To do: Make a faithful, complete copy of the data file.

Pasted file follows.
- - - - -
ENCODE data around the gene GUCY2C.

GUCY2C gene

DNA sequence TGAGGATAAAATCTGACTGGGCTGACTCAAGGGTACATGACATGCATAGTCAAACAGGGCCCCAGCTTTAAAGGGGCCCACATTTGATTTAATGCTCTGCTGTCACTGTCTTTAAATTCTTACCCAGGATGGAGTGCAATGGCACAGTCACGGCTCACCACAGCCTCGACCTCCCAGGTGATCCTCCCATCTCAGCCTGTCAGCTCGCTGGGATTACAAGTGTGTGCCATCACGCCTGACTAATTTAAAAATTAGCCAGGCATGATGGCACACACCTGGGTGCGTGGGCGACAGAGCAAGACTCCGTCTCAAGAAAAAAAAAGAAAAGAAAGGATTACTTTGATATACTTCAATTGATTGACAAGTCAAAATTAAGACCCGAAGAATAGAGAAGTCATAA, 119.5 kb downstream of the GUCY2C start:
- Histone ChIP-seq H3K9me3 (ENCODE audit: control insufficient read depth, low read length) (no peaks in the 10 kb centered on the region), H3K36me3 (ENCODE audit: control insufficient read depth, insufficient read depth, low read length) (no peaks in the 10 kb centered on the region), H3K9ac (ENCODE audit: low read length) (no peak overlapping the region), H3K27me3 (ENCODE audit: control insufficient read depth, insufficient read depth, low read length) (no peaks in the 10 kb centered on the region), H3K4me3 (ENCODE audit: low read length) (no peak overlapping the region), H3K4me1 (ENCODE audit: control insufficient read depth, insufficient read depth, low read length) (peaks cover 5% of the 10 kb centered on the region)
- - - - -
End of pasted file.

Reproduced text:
ENCODE data around the gene GUCY2C.

GUCY2C gene

DNA sequence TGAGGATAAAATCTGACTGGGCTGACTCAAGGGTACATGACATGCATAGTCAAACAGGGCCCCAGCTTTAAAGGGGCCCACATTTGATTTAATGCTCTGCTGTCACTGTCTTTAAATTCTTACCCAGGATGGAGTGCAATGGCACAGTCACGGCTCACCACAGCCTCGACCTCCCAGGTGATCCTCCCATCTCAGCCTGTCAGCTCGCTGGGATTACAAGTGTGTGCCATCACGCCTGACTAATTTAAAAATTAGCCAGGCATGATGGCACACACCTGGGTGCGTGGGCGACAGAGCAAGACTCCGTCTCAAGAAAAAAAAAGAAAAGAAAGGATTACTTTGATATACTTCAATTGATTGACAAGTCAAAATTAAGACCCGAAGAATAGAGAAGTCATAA, 119.5 kb downstream of the GUCY2C start:
- Histone ChIP-seq H3K9me3 (ENCODE audit: control insufficient read depth, low read length) (no peaks in the 10 kb centered on the region), H3K36me3 (ENCODE audit: control insufficient read depth, insufficient read depth, low read length) (no peaks in the 10 kb centered on the region), H3K9ac (ENCODE audit: low read length) (no peak overlapping the region), H3K27me3 (ENCODE audit: control insufficient read depth, insufficient read depth, low read length) (no peaks in the 10 kb centered on the region), H3K4me3 (ENCODE audit: low read length) (no peak overlapping the region), H3K4me1 (ENCODE audit: control insufficient read depth, insufficient read depth, low read length) (peaks cover 5% of the 10 kb centered on the region)